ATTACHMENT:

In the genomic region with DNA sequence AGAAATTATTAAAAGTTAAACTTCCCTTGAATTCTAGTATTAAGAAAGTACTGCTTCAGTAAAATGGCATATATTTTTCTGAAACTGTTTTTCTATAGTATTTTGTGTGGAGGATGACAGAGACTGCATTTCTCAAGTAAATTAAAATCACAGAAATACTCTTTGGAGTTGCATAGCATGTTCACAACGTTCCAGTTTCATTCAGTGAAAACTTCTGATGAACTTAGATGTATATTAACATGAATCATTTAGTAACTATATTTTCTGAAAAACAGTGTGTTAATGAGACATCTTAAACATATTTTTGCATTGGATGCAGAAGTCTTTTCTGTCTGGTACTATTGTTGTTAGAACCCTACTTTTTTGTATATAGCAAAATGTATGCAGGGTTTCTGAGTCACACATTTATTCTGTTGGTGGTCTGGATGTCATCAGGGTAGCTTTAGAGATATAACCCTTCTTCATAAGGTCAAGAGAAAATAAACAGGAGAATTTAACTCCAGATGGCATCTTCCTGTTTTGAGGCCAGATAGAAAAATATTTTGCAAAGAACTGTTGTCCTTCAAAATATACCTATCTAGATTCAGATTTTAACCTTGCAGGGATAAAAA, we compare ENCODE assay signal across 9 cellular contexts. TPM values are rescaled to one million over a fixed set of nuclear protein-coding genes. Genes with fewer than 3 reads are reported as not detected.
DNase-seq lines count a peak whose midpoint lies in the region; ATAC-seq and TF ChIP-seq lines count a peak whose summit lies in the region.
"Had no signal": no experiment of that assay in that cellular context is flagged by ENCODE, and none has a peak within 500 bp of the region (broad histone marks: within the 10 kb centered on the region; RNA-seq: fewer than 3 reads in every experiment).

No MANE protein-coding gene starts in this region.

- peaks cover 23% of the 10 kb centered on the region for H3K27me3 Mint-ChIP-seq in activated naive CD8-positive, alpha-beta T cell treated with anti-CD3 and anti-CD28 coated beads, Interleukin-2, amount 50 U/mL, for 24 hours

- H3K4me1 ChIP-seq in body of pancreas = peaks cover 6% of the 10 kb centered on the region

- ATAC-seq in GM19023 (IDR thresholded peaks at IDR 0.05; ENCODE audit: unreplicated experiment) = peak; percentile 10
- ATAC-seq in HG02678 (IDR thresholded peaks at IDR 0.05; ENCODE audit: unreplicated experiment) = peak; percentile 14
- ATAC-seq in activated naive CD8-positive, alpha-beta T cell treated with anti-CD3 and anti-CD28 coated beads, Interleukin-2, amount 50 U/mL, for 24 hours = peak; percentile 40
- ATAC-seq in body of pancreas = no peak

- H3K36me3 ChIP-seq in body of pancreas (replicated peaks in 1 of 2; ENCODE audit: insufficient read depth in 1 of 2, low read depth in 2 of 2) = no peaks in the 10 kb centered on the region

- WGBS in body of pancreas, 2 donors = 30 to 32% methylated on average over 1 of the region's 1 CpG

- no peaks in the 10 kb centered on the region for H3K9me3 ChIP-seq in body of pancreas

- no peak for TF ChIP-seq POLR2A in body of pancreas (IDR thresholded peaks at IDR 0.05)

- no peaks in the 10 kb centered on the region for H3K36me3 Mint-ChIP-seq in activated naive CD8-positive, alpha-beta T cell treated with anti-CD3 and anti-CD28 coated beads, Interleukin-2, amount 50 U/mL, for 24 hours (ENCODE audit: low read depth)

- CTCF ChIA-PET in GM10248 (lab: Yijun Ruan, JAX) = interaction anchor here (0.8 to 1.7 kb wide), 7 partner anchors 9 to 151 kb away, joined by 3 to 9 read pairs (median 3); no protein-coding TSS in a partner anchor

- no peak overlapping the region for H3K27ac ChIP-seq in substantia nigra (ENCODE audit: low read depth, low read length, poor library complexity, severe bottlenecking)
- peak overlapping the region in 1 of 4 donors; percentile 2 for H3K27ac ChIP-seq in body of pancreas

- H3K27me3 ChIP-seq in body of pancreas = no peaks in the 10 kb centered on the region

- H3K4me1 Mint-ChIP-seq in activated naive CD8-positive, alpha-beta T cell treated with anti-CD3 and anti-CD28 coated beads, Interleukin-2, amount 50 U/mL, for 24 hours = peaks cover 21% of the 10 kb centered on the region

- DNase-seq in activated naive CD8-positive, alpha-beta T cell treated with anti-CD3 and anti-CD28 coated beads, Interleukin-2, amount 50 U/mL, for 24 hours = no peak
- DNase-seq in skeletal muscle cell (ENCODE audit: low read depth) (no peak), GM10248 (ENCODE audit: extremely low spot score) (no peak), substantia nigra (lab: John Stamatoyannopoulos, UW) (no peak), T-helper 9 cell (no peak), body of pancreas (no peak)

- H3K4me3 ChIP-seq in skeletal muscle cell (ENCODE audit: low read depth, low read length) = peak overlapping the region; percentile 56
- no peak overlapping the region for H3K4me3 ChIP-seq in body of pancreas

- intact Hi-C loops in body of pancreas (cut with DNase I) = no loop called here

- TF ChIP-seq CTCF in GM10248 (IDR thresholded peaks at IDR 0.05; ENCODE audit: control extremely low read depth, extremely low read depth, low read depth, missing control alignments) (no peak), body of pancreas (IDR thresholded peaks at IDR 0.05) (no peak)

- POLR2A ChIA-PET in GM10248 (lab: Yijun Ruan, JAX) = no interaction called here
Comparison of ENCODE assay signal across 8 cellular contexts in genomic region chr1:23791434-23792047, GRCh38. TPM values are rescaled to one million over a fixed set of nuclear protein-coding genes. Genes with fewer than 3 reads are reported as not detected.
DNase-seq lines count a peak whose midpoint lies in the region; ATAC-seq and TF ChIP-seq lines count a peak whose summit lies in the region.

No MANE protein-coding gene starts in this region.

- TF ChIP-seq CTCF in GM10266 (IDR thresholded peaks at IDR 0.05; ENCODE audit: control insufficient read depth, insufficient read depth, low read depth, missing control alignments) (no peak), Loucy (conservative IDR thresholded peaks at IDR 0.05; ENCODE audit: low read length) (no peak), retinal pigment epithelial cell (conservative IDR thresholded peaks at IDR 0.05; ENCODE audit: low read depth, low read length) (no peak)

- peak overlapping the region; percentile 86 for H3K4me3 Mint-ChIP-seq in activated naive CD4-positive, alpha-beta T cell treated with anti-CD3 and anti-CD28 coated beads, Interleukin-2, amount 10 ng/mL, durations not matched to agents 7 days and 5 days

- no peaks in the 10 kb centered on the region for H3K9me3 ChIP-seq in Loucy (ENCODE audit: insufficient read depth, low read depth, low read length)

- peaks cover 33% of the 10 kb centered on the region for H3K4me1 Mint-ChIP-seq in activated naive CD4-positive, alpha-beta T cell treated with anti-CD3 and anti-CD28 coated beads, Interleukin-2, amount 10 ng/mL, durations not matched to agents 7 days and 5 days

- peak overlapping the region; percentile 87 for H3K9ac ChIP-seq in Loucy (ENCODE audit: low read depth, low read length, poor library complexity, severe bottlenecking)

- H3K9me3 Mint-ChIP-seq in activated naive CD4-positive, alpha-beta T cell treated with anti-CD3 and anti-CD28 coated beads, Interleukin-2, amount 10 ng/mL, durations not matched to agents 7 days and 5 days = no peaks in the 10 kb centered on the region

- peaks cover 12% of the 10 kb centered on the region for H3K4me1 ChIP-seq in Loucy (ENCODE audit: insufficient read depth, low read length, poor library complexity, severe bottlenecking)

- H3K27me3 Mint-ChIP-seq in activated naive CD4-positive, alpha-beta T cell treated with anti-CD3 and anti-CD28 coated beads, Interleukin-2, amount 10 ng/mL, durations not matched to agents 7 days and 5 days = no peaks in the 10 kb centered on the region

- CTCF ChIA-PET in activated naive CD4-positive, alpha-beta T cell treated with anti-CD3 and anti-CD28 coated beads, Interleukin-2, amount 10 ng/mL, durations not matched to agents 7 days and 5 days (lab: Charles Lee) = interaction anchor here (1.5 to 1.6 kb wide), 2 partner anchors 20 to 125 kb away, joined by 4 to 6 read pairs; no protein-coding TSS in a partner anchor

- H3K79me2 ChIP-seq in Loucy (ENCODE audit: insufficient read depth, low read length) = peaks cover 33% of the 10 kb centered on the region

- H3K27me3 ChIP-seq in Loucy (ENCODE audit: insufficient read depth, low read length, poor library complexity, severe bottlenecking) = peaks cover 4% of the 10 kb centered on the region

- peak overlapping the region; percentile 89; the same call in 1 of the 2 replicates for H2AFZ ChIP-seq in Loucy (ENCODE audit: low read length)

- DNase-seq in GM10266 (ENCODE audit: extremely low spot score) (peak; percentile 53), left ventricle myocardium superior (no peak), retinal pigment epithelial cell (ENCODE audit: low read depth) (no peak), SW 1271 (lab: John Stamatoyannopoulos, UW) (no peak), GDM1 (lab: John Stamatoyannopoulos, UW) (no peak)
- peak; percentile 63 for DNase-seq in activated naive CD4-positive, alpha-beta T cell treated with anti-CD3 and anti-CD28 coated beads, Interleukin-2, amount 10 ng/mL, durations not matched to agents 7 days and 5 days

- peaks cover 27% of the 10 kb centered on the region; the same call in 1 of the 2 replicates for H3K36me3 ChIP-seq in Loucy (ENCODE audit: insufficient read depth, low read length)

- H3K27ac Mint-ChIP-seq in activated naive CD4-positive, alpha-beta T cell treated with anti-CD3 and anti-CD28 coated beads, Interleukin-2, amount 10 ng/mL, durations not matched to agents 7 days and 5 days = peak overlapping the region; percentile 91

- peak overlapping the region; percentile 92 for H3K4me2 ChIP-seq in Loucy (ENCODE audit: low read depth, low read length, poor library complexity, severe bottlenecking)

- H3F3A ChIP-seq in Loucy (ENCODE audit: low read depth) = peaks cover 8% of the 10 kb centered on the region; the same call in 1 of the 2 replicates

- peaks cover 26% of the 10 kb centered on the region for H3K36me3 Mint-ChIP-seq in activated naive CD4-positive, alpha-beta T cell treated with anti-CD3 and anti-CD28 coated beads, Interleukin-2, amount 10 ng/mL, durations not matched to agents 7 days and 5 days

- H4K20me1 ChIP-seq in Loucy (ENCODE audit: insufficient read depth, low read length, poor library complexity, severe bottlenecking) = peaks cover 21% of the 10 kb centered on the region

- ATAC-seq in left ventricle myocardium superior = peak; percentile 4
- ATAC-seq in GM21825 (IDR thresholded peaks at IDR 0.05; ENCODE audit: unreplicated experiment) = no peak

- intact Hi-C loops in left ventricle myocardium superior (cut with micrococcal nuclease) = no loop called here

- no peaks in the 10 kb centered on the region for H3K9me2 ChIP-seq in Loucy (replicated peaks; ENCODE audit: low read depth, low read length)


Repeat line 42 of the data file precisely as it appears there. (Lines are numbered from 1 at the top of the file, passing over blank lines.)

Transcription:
- peak overlapping the region; percentile 89; the same call in 1 of the 2 replicates for H2AFZ ChIP-seq in Loucy (ENCODE audit: low read length)